According to catastrophe risk modeling firm, RMS, persistent onshore winds coupled with monthly spring tides led to higher than predicted tides and coastal flooding across parts of South Carolina and Georgia this week causing localized property damage.
Commenting on the floods, Emily Paterson, senior manager of the event response team at RMS, said that while many areas of South Carolina are still recovering from the severe rainfall and flooding event that inundated the state earlier this month, “the worst of flooding is likely now over for South Carolina and Georgia.”
Hurricane Joaquin caused water to be driven onshore as a result of the pressure gradient between an area of high pressure centered over the Northeast U.S. and a low pressure area over the northern Gulf Coast.
Tides peaked at 8.68 feet above mean lower low water (MLLW) in Charleston Harbor, the location’s fourth highest tide since records began in 1921.
Only three recorded events have produced higher tides at Charleston Harbor; Hurricane Hugo in September 1989 (12.56 feet), an August 11, 1940 hurricane (10.27 feet), and a New Year’s Day 1987 coastal storm (8.84 feet). According to Paterson, major coastal flooding at this location typically occurs when gauge levels reach 8 feet above MLLW.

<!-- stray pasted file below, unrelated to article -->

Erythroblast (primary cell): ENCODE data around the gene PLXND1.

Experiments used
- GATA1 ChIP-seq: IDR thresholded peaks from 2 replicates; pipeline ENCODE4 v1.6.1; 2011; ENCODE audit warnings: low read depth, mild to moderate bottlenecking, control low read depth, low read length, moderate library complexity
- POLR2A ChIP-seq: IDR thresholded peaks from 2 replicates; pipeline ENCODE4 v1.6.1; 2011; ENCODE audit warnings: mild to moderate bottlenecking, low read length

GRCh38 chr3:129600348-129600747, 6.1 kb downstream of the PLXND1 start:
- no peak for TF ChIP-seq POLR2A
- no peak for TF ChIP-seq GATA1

The tide level this week was around 5 in (125 mm) higher than the peak measured earlier this month during the South Carolina flooding and coastal flooding event, though no heavy rainfall occurred concurrently, said Paterson.
Along the Georgia coast, near Savannah, tides peaked at 10.43 feet above MLLW, at the Ft. Pulaski river tide gauge, the third highest recorded since 1935. Even including hurricanes, this is the third highest recorded tide at Fort Pulaski on record since 1935. Only two hurricanes have produced higher tides above MLLW at this location; a hurricane in October 1947 (10.87 feet) and a hurricane in August 1940 (10.47 feet). Major tidal flooding at this location typically begins when the gauge levels reach 10 feet above MLLW, Paterson said.
Elsewhere, minor flooding inundated some streets in Miami Beach, Delray Beach and West Palm Beach, Fla., with minor flooding also reported in Waveland, Miss., and Slidell, Louisiana.
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